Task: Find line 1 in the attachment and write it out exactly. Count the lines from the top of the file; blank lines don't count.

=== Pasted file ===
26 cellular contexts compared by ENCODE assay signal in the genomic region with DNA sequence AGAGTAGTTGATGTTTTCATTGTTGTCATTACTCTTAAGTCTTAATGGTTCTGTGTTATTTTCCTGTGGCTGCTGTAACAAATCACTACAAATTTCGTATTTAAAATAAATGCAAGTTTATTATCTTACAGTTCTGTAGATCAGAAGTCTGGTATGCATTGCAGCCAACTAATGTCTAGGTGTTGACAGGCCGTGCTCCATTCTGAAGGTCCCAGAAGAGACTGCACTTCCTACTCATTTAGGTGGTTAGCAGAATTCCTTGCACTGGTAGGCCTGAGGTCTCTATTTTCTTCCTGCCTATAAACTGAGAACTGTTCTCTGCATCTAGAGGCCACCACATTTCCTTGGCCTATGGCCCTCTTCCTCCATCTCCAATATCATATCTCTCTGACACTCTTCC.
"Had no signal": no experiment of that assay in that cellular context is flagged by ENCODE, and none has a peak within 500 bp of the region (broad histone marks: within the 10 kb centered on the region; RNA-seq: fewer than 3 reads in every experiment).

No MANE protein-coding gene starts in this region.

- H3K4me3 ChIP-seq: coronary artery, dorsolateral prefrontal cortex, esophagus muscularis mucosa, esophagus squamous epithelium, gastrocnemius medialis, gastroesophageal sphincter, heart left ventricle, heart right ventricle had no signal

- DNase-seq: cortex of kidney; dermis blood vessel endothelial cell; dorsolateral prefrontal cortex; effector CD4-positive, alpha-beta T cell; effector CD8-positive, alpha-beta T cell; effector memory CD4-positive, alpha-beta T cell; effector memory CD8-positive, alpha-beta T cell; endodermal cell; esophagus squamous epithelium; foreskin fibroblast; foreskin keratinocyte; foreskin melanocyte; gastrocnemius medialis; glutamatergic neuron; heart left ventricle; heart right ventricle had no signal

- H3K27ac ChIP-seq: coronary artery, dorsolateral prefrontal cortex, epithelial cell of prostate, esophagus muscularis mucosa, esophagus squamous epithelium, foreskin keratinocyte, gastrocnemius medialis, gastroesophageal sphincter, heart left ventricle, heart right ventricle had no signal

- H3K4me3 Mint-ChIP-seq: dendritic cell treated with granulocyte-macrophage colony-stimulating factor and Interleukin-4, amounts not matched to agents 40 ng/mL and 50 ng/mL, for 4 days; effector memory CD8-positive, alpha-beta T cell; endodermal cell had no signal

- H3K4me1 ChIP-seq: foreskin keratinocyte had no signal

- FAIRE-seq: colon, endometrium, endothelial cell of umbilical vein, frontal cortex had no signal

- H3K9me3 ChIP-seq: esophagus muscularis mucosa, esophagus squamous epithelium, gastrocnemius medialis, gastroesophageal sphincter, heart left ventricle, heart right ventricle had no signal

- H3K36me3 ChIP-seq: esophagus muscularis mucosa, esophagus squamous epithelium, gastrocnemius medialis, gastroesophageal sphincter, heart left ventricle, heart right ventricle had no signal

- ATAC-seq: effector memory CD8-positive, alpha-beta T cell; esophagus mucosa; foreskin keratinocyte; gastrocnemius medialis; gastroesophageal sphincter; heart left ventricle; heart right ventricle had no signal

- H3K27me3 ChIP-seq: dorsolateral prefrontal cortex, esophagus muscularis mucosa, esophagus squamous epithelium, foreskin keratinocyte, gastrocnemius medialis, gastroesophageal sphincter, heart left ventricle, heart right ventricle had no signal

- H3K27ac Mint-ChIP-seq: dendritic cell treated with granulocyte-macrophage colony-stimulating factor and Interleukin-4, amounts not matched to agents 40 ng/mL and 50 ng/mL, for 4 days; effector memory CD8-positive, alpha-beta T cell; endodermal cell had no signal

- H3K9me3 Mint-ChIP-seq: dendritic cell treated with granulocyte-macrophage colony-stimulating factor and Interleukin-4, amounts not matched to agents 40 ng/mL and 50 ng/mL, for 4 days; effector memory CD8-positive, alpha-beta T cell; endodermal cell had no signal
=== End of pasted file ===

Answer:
26 cellular contexts compared by ENCODE assay signal in the genomic region with DNA sequence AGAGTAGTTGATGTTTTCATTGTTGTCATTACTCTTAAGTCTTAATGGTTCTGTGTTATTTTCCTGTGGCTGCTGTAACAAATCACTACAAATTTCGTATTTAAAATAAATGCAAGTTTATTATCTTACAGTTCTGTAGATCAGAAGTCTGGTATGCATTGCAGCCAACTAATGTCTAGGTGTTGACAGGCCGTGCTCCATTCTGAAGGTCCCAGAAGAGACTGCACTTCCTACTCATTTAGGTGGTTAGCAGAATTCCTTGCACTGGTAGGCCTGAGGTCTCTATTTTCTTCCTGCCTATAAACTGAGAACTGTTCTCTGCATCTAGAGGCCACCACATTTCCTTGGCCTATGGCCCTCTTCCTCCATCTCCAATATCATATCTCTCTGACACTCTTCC.